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Thursday, 29 August, 2002, 00:15 GMT 01:15 UK
Smallpox jab 'lasts for decades'
Jab
The smallpox vaccine is more durable than thought
People vaccinated years ago for smallpox may still be able to resist the infection, according to research.

In theory, this could reduce the number of key personnel who would need jabs in any new vaccination programme.

It was previously thought that resistance to the smallpox virus would last only a few years, but researchers at the University of Carolina at Chapel Hill have found otherwise.

They tested blood samples from 13 laboratory workers - some vaccinated within the past five years, and the rest between five and 35 years ago.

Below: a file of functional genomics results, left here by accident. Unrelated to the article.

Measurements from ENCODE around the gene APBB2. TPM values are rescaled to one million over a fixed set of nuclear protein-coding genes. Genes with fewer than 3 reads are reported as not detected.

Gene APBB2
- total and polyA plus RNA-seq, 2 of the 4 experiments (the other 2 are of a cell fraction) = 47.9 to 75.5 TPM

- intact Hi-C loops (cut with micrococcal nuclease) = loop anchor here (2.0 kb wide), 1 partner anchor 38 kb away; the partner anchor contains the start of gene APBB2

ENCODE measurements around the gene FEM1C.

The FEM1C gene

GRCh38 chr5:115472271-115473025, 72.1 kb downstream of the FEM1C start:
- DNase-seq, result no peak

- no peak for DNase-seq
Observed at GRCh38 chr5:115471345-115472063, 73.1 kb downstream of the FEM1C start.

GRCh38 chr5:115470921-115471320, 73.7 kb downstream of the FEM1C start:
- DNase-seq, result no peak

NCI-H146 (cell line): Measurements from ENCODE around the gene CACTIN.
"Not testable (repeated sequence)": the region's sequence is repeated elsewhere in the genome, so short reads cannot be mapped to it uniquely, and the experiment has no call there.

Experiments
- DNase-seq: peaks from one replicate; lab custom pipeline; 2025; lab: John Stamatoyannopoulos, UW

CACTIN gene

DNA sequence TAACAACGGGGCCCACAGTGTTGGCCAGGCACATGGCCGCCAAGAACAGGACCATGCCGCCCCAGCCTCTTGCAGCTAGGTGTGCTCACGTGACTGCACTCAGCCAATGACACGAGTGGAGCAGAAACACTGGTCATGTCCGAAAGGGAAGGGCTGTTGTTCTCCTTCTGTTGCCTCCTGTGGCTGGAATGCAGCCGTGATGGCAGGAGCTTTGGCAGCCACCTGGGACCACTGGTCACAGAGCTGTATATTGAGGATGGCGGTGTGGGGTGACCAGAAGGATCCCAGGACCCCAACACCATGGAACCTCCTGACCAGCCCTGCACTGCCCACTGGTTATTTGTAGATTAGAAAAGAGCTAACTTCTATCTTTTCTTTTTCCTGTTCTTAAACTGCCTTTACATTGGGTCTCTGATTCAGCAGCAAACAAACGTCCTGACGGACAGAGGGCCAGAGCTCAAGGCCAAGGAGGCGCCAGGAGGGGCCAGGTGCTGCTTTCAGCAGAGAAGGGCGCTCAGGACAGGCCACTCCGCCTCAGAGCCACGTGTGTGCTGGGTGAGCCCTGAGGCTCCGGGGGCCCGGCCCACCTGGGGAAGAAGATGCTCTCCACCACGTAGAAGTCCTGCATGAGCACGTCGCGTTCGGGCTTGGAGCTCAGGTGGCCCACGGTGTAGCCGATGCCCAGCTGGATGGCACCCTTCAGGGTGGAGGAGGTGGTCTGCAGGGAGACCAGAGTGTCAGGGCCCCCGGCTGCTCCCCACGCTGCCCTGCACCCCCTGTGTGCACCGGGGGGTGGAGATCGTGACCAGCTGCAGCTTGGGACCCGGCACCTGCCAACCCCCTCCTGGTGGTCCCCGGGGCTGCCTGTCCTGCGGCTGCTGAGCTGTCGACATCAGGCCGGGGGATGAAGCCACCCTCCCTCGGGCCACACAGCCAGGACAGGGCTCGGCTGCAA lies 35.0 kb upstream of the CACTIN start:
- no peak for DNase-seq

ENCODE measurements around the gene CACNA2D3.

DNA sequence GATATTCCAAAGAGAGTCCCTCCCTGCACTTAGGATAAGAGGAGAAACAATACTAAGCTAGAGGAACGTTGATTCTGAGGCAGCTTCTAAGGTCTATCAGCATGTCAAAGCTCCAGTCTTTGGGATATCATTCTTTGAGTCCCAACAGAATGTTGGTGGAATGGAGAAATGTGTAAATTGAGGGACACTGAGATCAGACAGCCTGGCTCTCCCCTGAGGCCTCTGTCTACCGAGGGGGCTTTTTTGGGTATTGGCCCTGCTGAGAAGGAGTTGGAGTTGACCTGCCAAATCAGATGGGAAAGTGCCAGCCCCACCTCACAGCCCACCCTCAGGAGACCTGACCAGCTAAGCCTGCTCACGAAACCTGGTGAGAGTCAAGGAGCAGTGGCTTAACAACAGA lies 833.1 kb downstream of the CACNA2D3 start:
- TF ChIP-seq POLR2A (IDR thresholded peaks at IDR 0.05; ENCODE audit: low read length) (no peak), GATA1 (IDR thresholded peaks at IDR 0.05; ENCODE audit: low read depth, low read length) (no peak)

The researchers looked for signs of remaining immune response to smallpox virus.

Going strong

They found that, even in people vaccinated decades ago, the response was still potentially strong enough to fight off a new infection.

Dr Jeffrey Frelinger, who led the research, said: "Given the general belief that the vaccinations lasted only seven to 10 years, we were surprised how durable the responses were.

"It is striking that the loss of reactivity over more than 35 years is very low. Resistance is waning but not rapidly. It is still substantial."

At the moment, vaccine is given only to laboratory workers and others who might come into contact with the virus.

However, the US government is currently considering a wider vaccination programme against smallpox in response to bioterror fears.

It is trying to secure larger supplies of vaccine to carry out the campaign.

The research was published in the New England Journal of Medicine.

See also:

21 Feb 01 | San Francisco
04 Nov 01 | Americas
11 Jan 02 | Health
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